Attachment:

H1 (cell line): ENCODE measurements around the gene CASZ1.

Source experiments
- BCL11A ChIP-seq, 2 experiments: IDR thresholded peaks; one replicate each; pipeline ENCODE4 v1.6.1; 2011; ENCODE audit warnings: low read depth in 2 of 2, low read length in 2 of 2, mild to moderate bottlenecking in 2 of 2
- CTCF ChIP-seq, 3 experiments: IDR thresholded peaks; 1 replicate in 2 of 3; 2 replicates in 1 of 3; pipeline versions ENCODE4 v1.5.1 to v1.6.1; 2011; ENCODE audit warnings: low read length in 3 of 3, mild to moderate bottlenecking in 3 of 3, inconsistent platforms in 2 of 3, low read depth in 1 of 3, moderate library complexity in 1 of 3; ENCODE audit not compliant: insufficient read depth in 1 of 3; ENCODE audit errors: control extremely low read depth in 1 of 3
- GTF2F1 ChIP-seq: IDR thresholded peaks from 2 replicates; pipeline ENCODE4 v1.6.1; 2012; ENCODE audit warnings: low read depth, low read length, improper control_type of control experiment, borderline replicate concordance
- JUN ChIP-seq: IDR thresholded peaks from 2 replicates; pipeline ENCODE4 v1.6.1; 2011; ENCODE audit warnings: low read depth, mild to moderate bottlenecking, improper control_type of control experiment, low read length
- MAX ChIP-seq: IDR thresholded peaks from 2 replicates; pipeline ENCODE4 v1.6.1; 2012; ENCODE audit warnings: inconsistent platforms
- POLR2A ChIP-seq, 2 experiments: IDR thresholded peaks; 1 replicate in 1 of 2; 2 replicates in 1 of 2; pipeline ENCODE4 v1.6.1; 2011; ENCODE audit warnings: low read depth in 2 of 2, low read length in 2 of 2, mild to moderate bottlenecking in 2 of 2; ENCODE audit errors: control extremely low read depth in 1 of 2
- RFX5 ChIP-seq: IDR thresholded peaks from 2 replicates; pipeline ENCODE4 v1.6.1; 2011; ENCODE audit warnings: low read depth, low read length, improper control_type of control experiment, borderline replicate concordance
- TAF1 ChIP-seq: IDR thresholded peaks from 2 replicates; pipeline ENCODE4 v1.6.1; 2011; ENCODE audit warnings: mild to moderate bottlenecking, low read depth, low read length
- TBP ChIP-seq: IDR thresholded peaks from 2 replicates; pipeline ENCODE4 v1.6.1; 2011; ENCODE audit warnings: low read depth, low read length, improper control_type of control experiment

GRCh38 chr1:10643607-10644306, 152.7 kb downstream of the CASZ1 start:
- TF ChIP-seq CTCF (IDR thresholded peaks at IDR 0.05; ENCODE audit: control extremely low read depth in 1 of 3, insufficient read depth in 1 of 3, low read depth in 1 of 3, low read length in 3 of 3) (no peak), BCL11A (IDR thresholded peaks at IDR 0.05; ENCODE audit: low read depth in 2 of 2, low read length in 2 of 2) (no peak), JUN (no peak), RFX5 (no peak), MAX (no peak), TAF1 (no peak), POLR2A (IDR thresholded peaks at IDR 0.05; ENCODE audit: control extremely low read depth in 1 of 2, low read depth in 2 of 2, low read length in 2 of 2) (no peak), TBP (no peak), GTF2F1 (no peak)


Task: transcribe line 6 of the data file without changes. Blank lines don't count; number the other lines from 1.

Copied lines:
- JUN ChIP-seq: IDR thresholded peaks from 2 replicates; pipeline ENCODE4 v1.6.1; 2011; ENCODE audit warnings: low read depth, mild to moderate bottlenecking, improper control_type of control experiment, low read length